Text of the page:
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Published In: Centuria I. Plantarum ... 21. 1755. (Cent. Pl. I) Name publication detailView in BotanicusView in Biodiversity Heritage Library

Project Name Data (Last Modified On 8/18/2017)
Acceptance : Accepted
Project Data     (Last Modified On 7/9/2009)
Status: Introduced


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3. Geranium dissectum L. (cutleaf crane’s bill)

Pl. 422 j–m; Map 1885

Plants annual, usually taprooted. Aerial stems 7–60 cm long, spreading to loosely ascending, moderately pubescent with short to long (0.2–0.8 mm), spreading to downward-pointing, nonglandular hairs. Leaves basal and opposite, the basal ones long-petiolate, those of the stems with progressively shorter petioles. Leaf blades 1.5–6.0 cm long, wider than long to about as long as wide, kidney-shaped to nearly circular in outline, shallowly to mostly deeply 3–7-lobed, the lobes more or less obovate, shallowly to mostly deeply and sharply 3–9-lobed, sometimes with additional lobes and/or teeth along the margin, the surfaces sparsely to densely pubescent with spreading to loosely appressed nonglandular hairs. Inflorescences appearing axillary and often also terminal, short- to long-stalked, consisting of pairs of flowers, these sometimes condensed into small clusters. Individual flower stalks 5–13 mm long, 1–2 times as long as the sepals, pubescent with spreading, glandular and nonglandular hairs. Sepals 3–5 mm long, becoming enlarged to 8 mm at fruiting, elliptic-ovate, tapered or narrowed to a conspicuous, short, awnlike extension 1.2–2.0 mm long at the tip, pubescent with short, more or less spreading, glandular and nonglandular hairs. Petals 5.0–5.5 mm long, obtriangular, notched at the tip, reddish purple. Stamens 10. Staminodes absent. Mericarps 12–17 mm long at maturity, the seed-containing basal portion 2.0–2.5 mm long, the lateral surfaces smooth, pubescent with relatively short (0.2–0.5 mm) spreading hairs (these glandular and nonglandular), lacking a dorsal ridge or wing, the stylar beak with spreading, glandular and nonglandular hairs, the slender extension between the columnar portion and the stigmas 1–2 mm long. Seeds 1.9–2.1 mm long, the surface with a conspicuous network of ridges and pits. 2n=22. April–August.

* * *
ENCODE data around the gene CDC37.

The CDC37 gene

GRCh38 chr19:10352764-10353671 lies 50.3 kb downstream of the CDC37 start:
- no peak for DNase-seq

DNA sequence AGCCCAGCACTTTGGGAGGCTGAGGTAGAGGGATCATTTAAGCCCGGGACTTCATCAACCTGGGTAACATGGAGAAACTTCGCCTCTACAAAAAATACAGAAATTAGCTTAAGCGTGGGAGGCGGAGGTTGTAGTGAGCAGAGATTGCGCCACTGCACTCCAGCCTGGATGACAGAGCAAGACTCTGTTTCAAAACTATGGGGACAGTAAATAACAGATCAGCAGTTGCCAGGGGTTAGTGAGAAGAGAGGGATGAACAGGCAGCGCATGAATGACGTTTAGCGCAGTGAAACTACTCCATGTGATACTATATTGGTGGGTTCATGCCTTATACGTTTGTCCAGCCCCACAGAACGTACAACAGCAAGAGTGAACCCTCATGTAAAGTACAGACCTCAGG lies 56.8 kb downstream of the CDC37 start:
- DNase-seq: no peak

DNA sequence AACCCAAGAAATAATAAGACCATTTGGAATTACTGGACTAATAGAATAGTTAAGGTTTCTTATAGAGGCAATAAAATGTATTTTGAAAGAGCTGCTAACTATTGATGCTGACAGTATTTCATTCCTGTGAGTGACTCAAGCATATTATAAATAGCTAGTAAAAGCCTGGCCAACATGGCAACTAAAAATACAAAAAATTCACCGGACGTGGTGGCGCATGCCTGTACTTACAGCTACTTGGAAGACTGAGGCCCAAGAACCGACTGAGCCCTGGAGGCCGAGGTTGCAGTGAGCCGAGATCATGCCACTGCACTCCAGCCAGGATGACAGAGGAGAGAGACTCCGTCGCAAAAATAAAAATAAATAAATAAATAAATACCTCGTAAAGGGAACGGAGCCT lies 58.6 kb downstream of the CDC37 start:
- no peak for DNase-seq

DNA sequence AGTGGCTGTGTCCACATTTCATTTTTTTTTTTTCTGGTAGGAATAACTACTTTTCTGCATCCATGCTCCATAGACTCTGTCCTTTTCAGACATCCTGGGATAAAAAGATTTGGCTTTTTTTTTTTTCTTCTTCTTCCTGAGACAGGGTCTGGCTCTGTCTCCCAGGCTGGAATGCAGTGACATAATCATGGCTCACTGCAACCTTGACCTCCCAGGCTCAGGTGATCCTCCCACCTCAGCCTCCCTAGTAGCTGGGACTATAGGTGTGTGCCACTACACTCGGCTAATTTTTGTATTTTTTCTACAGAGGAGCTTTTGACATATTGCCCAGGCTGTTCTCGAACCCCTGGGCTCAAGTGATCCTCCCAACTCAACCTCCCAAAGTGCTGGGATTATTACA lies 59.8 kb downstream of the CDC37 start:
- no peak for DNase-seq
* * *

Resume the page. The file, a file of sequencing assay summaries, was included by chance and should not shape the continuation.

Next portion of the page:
Introduced, uncommon and sporadic in the eastern portion of the state (native of Europe, widely introduced in the eastern [mostly southeastern] U.S., western U.S., Canada, and Hawaii). Lawns and pen disturbed areas.

Steyermark (1963) knew this species only from a single site in St. Louis County, where he collected it in 1952, growing in a lawn along with G. molle.



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